Tag Archives: upcoming smartphones

Samsung Ativ S review

Samsung Ativ S review
If I asked you to name a manufacturer of Windows Phone-based handsets it is very likely that you’d come up with Nokia. The company has plenty of models available, and it has worked hard in its partnership with Microsoft to offer some good software add-ons that help its brand stand out.

But of course others are producing Windows Phone handsets too, and Samsung has just joined them. Samsung is rather late to the Windows Phone 8 party, but that doesn’t stop the Ativ S being a smashing phone with a lot going for it. The absence of LTE support is irritating, but there’s a lot more here that’s very nice.

The Ativ S is a big phone – the largest of any to run Windows Phone 8, in fact. The Super AMOLED screen measures 4.8in thereby just about beating Nokia’s 4.5in Lumia 920, and it houses 1,280 x 720 pixels. It’s the same screen found in the Galaxy S3, in fact, and it is obvious why Samsung has chosen to resurrect it here – it’s a pleasure to work with. If anything, Super AMOLED works better with Windows Phone than Android because the big blocks of colour that make up the tile-based interface respond much better than the Android interface to the bright sharp rendering on offer. Video looks great too and, well, you get the idea.

Having mentioned the Galaxy S3 I should continue with the comparisons. Some might say the Ativ S is a very similar looking phone, but in fact it isn’t. It is similar in size, sure, and Samsung has opted for a physical Windows button that takes you to the Start Screen just as it opts for a Home button on the Galaxy S3. Here the flanking touch buttons are back and search, incidentally. The reflective Windows Phone symbol on the physical button looks a little cheap and cheerful for my taste, and sadly it is not backlit. It’s an odd aberration, and a very visible one, in what is otherwise a pretty stylish physical design.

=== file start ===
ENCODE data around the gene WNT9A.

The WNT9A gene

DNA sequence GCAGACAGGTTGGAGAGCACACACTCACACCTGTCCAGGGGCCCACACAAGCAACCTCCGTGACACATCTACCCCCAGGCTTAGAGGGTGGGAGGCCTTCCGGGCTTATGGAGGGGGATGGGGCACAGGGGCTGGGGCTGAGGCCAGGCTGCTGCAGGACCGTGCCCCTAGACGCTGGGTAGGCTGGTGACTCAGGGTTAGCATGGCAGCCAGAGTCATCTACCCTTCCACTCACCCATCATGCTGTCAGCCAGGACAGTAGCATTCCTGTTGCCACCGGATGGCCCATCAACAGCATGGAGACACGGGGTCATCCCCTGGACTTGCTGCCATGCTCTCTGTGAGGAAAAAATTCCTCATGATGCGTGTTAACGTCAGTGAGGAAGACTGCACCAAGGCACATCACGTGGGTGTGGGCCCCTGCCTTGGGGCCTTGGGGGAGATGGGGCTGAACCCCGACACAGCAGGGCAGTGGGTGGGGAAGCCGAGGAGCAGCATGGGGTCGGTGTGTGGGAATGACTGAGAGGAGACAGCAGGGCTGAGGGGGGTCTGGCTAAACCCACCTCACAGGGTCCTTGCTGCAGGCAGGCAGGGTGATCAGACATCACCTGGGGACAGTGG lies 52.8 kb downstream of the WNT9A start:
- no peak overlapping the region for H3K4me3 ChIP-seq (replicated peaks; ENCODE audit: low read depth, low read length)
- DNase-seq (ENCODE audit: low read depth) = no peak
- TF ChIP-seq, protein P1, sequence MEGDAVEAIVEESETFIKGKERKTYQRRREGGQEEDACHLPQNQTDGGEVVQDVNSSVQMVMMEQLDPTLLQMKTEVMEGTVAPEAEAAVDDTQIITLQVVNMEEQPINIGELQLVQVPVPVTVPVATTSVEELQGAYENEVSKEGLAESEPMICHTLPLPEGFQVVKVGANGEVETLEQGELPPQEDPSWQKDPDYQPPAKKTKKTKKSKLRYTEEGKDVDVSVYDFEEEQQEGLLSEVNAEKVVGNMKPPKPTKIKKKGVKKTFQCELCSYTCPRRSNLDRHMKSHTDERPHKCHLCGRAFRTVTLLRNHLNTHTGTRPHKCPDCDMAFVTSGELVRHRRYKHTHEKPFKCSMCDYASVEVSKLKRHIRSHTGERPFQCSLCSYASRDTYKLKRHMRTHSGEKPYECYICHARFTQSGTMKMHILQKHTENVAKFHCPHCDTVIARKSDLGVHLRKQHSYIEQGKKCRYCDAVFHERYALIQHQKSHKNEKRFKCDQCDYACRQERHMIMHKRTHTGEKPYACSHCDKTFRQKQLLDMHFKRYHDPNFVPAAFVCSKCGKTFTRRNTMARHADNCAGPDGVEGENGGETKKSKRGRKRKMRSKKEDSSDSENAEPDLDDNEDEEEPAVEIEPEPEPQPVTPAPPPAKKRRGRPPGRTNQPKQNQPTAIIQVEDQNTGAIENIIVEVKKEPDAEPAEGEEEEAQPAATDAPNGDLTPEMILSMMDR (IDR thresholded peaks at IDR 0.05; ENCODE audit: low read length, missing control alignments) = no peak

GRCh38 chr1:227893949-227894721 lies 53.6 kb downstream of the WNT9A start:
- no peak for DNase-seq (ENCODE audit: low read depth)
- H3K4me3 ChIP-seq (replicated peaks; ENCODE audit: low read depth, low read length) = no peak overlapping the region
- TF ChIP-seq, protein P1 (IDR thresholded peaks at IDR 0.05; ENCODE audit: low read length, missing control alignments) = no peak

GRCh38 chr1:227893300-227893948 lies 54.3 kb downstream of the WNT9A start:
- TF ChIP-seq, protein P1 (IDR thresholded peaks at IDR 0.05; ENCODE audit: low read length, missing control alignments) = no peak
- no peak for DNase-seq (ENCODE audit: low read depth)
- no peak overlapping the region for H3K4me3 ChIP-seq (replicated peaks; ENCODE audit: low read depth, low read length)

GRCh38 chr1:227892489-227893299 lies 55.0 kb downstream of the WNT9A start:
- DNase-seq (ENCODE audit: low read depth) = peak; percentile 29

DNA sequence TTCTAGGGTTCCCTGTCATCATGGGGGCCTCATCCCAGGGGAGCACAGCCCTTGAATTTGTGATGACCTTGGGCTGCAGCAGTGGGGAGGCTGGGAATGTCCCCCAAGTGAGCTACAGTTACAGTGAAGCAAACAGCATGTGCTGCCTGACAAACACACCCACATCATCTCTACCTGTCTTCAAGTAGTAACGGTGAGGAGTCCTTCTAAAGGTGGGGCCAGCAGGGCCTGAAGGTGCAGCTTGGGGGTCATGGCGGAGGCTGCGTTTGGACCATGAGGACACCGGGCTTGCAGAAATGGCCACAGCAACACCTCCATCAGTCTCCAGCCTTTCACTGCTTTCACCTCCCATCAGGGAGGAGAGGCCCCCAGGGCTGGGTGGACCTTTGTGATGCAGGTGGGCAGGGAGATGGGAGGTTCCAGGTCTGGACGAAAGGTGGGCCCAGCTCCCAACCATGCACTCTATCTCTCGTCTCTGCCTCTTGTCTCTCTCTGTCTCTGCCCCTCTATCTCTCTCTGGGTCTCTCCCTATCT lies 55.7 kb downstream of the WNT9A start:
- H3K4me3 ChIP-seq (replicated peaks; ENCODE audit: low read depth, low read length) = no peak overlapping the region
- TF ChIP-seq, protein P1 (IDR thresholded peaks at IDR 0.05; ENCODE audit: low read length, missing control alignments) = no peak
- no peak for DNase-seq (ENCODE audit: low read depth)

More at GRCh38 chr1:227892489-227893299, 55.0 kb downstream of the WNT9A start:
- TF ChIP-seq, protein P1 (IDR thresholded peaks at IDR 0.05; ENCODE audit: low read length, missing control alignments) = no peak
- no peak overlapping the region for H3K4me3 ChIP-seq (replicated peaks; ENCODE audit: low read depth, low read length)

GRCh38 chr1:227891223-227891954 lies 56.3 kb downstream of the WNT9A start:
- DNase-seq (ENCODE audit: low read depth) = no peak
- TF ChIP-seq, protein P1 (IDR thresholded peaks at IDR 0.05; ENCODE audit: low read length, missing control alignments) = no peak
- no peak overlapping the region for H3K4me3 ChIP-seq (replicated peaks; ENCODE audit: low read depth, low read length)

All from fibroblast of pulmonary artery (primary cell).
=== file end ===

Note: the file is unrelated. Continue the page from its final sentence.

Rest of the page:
The backplate is very thin and flimsy, but the fake metal finish to the plastic material looks great. The grill towards the bottom of the back covers the speaker, which in turn produces audio that’s too heavy on the treble for my taste and tends to distort at top volume. This grill also has a fake metal finish.

The fake metal concept extends to a long plate at the bottom of the back that melds into the edging. This has been given a chrome-like makeover and it’s the only part of the metal lie that doesn’t quite work. Plastic with a chrome finish just never seems convincing.

The chassis has a has squarer and blockier appearance than that of the Galaxy S3, though the overall dimensions of the two handsets are remarkably similar – the Ativ S measures 137.2 x 70.52 x 8.7mm, while the Galaxy S3 is almost identical at 136.6 x 70.6 x 8.6mm.

Button and connector placement is completely unremarkable. The headset slot is on the top edge, micro-USB on the bottom. A smallish volume rocker is on the left, main power and camera shortcut on the right. Under the backplate there’s a slot for your microSIM and another for microSD, both of which can be got at without the need to remove the battery.


You get 16GB of built in storage, and that microSD card slot lets you add up to 32GB more, so there are none of those old issues about being unable to expand Windows Phone storage here.

Samsung has used a 2,300mAh battery in the Ativ S, and it did a pretty good job of keeping the phone alive. Placing it under an average (for me) burden that included some web browsing, email syncing, calls and even a little gaming, it saw me through a working day. If you are a heavy user, or listen to music on the commute, you’ll probably need to find mains power during the day.

The 8-megapixel main camera benefits from a flash, and I found photos to be perfectly acceptable in terms of both colour depth and quality. However, I still carry a dedicated camera most of the time and use a cameraphone for tweetable photos and the like rather than anything I want to keep long term. There is a 1.2-megapixel front camera, too, for those interested in video-calling or taking pictures of themselves.


The dual-core Qualcomm processor, which is supported by 1GB of RAM, might sound behind the times when compared to the quad-core processors that support top-grade Android handsets, but I had no complaints about the responsiveness or speed of the Ativ S. In both cases, it performed well and did not let me down. As befits a high-end handset these days NFC is built in. It’s a pity, though, that there’s no LTE support.